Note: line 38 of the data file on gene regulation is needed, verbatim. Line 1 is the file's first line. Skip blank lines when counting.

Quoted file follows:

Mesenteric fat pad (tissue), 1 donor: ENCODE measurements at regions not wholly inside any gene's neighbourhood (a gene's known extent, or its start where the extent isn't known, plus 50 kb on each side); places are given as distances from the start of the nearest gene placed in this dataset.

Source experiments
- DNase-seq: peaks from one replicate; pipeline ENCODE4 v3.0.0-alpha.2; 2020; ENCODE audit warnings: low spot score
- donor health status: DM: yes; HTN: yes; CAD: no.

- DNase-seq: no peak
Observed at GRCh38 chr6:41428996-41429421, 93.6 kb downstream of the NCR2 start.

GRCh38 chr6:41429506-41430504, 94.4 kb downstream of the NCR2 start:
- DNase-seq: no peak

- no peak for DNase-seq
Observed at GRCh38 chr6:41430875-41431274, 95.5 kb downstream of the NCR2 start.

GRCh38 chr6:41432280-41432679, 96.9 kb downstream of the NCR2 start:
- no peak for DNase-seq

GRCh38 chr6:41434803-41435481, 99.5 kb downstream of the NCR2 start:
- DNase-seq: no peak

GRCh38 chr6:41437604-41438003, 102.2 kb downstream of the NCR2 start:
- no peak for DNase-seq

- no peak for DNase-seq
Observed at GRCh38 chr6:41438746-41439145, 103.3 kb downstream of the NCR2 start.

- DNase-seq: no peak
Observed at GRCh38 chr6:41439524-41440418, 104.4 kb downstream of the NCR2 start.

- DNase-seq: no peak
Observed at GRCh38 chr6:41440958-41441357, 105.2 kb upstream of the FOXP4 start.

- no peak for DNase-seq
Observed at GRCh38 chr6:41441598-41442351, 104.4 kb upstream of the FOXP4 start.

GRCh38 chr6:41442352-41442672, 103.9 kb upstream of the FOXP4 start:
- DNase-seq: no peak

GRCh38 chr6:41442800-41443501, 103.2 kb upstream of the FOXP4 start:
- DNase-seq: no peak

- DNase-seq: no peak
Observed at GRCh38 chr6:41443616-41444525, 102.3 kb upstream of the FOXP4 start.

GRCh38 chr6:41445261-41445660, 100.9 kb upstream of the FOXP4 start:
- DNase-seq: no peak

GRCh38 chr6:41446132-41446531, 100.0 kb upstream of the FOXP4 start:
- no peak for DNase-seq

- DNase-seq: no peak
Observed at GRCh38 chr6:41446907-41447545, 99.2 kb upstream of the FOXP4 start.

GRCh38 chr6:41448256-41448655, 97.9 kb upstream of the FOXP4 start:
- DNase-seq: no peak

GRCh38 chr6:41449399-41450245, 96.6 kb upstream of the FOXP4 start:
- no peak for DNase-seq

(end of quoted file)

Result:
- DNase-seq: no peak